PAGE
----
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Editor's Note

VOLUME 37, NO. 1 • MARCH 2020

Tzung-Jeng Hwang, IPA Bulletin Editor-in-Chief

The COVID-19 pandemic has had a significant global impact with adverse effects on society ranging from health to economics. Due to the pandemic, many professional organizations have suspended or canceled their regular activities.  IPA President Dr. Reichman and task force members have been holding regular monthly meetings to discuss and plan our annual congress and related learning activities. As a group effort, the IPA quickly set-up COVID-19 resources on our website to provide relevant knowledge and news for members. Our official journal, International Psychogeriatrics, soon published a series of special articles addressing the COVID-19 pandemic under the leadership of Dr. Dilip Jeste. Here in the IPA Bulletin, we collected 10 articles from editors around the world to reflect the current status, challenges, and related responses in different nations. Additionally, in collaboration with INTERDEM, the IPA held a novel webinar on May 23 (“COVID-19, social distancing and its impact on social and mental health of the elderly population”), to address the critical issue of social isolation in older adults. The recording of this webinar is now available in its entirety on the IPA website. As a joint effort, our Advocacy and Public Awareness task force also published a position paper on loneliness and social isolation during the COVID-19 pandemic (DOI: Finally, the IPA will hold the annual congress as a virtual event on the original dates (October 2-3). Please remember to join us for this essential annual event.

I am delighted to introduce to you Dr. Nahathai Wongpakaran and Dr. Joshua Baruth, both of whom are new members of our editorial team. Dr. Nahathai Wongpakaran is from Chiang Mai University (Thailand) and will serve as an assistant editor to the Bulletin. Dr. Joshua Baruth is from Mayo Clinic (USA) and will serve as the assistant to the editor. I want to welcome them on board and look forward to their contribution.

In this issue, we have an exclusive collection of 10 articles from around the world addressing different aspects of the COVID-19 pandemic.

First, Drs. Marianne Soueidi and Rita Khoury (Lebanon) remind us of how social isolation during the COVID-19 pandemic can affect older adults, including physical and psychological consequences. Drs. Hannah R. Marston and Deborah J. Morgan (UK) discuss how social media platforms and technology can provide adults with ways of practicing healthy distraction and opportunities to stay socially connected. Dr. Kuei‐Yu Liang (Taiwan) presents Taiwan’s success story in preventing COVID-19 from spreading, resulting in only 420 infected cases and seven deaths as of the end of April. Dr. Nahathai Wongpakaran (Thailand) introduces COVID-READY with guidelines based on Thai culture for healthcare providers when addressing psychological coping strategies of older adults during the pandemic. Dr. Jorge Cuevas (Spain) summarizes the key points of “Psychopharmacological options for psychotic disorders in elderly people on treatment for SARS-COv 2 infection”, which was a consensus developed by eight Spanish professional societies. Important considerations are addressed related to antipsychotic agents and potential drug-drug interactions, specifically with experimental drugs for COVID-19 like lopinavir/ritonavir and hydroxychloroquine/chloroquine. M. Blezer et al. (The Netherlands) describes the “Toolkit Palliative Care Covid-19 Patients at Home” which was developed by a group of palliative care professionals in the Netherlands to support care providers working in patients' homes. This work reflects on a quick response from specialists to the unprecedented COVID-19 pandemic. Dr. Clarissa Giebel (UK) introduces two projects examining how closures of COVID-19 related social support services have affected the well-being of older adults and those with dementia. The preliminary results reveal an immense impact on many aspects of dementia care. Dr. Laura Valzolgher (Italy) reports a practical example of what happened in Bolzano (a regional, medium-sized hospital in northern Italy) during the COVID-19 tsunami and how family and patients suffered. Dr. Shinobu Kawakatsu (Japan) also makes a brief report on how the COVID-19 pandemic has impacted psychogeriatric care in Japan and how the Japanese Psychogeriatric Society responded to the crisis. Finally, Drs. Tao Li and Huali Wang (China) update us on mental health care and psychosocial support for older adults with a particular focus on the perspectives of non-medical service providers during COVID-19 in China.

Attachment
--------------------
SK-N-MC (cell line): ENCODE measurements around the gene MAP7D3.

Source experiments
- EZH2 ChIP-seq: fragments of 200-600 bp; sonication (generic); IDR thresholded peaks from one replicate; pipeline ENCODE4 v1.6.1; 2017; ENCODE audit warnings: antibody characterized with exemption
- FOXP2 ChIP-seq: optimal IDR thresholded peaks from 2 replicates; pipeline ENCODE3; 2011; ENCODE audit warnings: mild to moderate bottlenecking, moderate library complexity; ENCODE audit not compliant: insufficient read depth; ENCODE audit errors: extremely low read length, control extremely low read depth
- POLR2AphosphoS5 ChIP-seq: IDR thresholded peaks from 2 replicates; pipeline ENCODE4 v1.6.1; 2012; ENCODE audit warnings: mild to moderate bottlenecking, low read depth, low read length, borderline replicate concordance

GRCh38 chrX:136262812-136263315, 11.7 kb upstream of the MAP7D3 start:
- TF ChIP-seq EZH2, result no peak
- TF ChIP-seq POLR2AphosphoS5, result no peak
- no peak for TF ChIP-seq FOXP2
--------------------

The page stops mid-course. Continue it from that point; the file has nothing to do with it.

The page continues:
Don’t miss the opportunity to read these articles because they either reflect the real-life situation of different countries or provide useful intervention strategies to assist our clients. Lastly, I sincerely hope our members around the globe all remain safe and healthy, and continue to provide critical help to our relatively vulnerable older clients.

Thank you ​for your interest in the ​IPA Bulletin. I cordially invite you to submit articles and share thoughts and experiences with us! Please reach us at


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